What a School Lockdown Feels Like
At the time of my ill-fitting classroom stint, I was so busy hating the School to Prison Pipeline that it never even occurred to me to hate guns, but looking back, they were always in the background of my anxiety, hanging over my head with the other million things that hang over teachers’ heads.
I had a class full of third graders the first time I experienced a lockdown. It was almost lunch so I had that next-level needing-to-pee that teachers know so well. We were just getting ready to line up when the announcement came. They said there had been gun activity in the area. They told us that we were supposed to lock our doors, but mine didn’t lock. I’d never been trained for the proper procedure, so I sat the kids all down and told them to be as quiet as they could so we could be safe if we needed to hear directions.
I pictured what I came to always picture in those situations: the bullet coming through the glass and hitting me, or hitting them. I never forgot that I while at that moment I was trapped, on a daily basis I was choosing to be there, and the kids were not so lucky. Poverty would keep many of them in an unsafe neighborhood, the law and a racist system would keep them in unsafe schools that violently opposed their individuality and development. They might someday know a life without the penny taste of adrenaline in their mouths, but the odds were stacked against them.
We sat crisscross-applesauce at the back of the room, as removed from the window glass as possible. They were preternaturally calm and docile, and I had an uncharacteristic command over myself that I can only attain at times of deepest crisis. We played Whisper-Down-the-Lane and The Quiet Game until the lockdown ended and it was time to line up for lunch.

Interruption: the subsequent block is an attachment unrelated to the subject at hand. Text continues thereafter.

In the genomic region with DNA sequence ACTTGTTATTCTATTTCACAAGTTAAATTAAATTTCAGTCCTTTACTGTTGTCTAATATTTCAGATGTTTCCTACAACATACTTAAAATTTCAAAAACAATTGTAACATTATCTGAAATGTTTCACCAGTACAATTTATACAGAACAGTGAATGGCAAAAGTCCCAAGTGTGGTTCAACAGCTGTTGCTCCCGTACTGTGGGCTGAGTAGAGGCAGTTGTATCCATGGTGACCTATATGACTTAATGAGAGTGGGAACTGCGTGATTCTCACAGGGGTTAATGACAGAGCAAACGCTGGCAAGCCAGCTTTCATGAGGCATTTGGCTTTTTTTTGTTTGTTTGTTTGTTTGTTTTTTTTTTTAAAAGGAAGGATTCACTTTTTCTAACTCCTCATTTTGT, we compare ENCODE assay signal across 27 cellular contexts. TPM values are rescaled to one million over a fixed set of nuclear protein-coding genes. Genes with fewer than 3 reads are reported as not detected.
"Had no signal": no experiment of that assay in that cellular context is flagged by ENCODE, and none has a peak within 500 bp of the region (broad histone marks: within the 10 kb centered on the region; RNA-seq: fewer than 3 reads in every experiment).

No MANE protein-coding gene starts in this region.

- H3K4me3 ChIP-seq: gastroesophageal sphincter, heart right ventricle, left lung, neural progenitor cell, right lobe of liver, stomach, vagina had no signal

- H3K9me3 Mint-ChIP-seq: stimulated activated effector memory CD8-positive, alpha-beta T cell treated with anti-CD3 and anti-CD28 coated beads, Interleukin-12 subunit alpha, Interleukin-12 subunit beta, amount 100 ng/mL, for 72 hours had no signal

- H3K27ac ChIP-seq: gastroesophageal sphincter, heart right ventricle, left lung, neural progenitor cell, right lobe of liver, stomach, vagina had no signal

I experienced maybe ten school lockdowns, for all kinds of reasons—a lost kid, a panicking parent, mostly they were unexplained and I never asked because I didn’t want to know. But the helpless bullet-is-coming-for us feeling did not fully go away. Those left me with an unshakeable knowledge of the vulnerability of all life, but especially the lives of African American children. The confluence of guns, poverty, and racism put the lives of my students at risk every day.
I understand, in a cursory Hamilton-infused way why we have the Second Amendment, but the cost of the way it is currently interpreted is much too high. Those kids, those classrooms, along with the children I currently serve at the library, are part of the driving force behind why I feel so urgent about this election, so moved by John Lewis and other who stand up for gun control and against injustice. Enough.